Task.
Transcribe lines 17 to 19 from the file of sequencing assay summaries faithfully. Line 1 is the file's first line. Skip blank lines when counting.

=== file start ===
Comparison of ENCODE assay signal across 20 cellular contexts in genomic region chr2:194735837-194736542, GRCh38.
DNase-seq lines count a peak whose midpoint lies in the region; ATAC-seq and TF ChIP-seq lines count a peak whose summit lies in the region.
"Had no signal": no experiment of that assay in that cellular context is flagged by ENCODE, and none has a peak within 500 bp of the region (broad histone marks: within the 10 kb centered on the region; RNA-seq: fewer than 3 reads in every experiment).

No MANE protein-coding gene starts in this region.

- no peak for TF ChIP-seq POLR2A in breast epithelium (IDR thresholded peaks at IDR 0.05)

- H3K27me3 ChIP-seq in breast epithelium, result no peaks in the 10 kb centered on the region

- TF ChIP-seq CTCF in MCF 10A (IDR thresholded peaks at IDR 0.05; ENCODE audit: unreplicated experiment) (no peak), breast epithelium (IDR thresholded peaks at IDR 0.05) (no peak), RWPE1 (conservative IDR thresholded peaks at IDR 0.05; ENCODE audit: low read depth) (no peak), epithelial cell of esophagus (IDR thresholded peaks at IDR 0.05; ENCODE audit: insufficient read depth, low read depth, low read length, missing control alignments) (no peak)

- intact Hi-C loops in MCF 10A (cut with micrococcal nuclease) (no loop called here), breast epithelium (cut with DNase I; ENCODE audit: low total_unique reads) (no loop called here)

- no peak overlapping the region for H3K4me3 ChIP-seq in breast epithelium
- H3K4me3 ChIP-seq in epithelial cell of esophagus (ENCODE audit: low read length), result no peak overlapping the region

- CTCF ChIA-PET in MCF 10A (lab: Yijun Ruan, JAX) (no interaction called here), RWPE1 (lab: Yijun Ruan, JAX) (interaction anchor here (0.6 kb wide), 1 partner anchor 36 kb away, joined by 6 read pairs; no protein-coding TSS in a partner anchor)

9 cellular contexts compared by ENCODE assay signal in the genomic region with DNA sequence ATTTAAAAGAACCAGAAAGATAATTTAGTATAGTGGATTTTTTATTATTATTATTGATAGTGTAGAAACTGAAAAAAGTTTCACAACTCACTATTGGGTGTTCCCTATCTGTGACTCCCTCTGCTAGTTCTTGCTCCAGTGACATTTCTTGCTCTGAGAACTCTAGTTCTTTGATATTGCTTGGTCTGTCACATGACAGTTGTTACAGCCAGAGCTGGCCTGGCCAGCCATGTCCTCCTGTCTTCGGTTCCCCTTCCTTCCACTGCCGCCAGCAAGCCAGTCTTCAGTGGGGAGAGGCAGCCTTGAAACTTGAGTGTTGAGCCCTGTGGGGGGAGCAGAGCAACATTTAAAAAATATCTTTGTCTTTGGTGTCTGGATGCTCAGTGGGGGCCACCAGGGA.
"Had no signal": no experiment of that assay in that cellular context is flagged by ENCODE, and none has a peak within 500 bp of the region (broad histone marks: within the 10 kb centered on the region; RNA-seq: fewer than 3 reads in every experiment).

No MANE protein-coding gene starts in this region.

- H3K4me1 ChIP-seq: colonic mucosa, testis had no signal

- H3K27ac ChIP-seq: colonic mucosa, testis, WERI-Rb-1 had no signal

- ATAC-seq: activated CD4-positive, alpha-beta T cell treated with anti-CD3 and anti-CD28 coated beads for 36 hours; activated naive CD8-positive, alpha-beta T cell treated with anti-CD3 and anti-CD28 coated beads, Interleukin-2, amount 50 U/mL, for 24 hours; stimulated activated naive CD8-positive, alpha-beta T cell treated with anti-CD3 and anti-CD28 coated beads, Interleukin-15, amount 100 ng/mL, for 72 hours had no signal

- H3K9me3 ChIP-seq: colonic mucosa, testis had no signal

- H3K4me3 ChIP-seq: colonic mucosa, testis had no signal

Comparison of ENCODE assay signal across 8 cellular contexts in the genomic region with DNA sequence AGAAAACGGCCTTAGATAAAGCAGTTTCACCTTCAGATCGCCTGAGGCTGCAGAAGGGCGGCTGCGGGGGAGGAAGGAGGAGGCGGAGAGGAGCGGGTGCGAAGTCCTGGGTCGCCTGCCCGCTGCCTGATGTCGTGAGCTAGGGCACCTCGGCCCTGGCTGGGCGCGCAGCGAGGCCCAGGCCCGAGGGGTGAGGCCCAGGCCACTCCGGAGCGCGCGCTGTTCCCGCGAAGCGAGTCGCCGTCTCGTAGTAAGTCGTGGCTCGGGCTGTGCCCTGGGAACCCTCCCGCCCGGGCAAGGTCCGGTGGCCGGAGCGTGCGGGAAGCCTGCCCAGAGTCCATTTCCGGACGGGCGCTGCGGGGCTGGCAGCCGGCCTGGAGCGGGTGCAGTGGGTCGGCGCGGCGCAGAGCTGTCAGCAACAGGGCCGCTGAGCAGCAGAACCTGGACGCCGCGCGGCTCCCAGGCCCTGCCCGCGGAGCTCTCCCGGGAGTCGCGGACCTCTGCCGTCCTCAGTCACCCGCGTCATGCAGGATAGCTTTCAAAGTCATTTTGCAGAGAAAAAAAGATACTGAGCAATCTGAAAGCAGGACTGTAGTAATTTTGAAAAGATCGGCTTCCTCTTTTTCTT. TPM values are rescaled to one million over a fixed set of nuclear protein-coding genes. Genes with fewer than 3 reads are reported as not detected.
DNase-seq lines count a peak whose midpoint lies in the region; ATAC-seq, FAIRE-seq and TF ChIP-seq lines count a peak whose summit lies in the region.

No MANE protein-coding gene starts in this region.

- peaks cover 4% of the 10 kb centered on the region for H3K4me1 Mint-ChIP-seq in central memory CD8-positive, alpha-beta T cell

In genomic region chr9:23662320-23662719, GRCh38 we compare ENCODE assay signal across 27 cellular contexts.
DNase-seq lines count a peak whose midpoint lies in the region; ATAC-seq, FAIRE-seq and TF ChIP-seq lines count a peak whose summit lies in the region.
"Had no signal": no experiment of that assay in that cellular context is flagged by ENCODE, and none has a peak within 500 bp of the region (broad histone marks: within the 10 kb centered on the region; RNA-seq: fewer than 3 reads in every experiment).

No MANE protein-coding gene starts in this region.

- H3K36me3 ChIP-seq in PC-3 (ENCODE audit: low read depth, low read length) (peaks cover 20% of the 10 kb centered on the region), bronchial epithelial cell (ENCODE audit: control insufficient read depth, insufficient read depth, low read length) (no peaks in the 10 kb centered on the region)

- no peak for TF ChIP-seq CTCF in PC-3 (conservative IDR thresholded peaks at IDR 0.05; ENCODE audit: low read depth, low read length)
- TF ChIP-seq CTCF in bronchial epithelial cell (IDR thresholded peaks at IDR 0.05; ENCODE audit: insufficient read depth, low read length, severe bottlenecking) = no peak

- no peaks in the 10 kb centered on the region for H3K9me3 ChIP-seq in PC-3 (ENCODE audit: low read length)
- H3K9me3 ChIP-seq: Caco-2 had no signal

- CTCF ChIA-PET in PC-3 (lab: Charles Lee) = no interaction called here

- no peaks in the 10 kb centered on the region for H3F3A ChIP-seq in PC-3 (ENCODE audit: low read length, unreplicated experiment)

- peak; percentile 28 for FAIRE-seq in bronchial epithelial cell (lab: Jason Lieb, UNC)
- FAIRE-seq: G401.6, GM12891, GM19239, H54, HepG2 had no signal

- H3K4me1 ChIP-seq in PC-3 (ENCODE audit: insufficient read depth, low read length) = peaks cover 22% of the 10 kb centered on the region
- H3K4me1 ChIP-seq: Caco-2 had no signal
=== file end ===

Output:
- ATAC-seq: activated CD4-positive, alpha-beta T cell treated with anti-CD3 and anti-CD28 coated beads for 36 hours; activated naive CD8-positive, alpha-beta T cell treated with anti-CD3 and anti-CD28 coated beads, Interleukin-2, amount 50 U/mL, for 24 hours; stimulated activated naive CD8-positive, alpha-beta T cell treated with anti-CD3 and anti-CD28 coated beads, Interleukin-15, amount 100 ng/mL, for 72 hours had no signal

- H3K9me3 ChIP-seq: colonic mucosa, testis had no signal

- H3K4me3 ChIP-seq: colonic mucosa, testis had no signal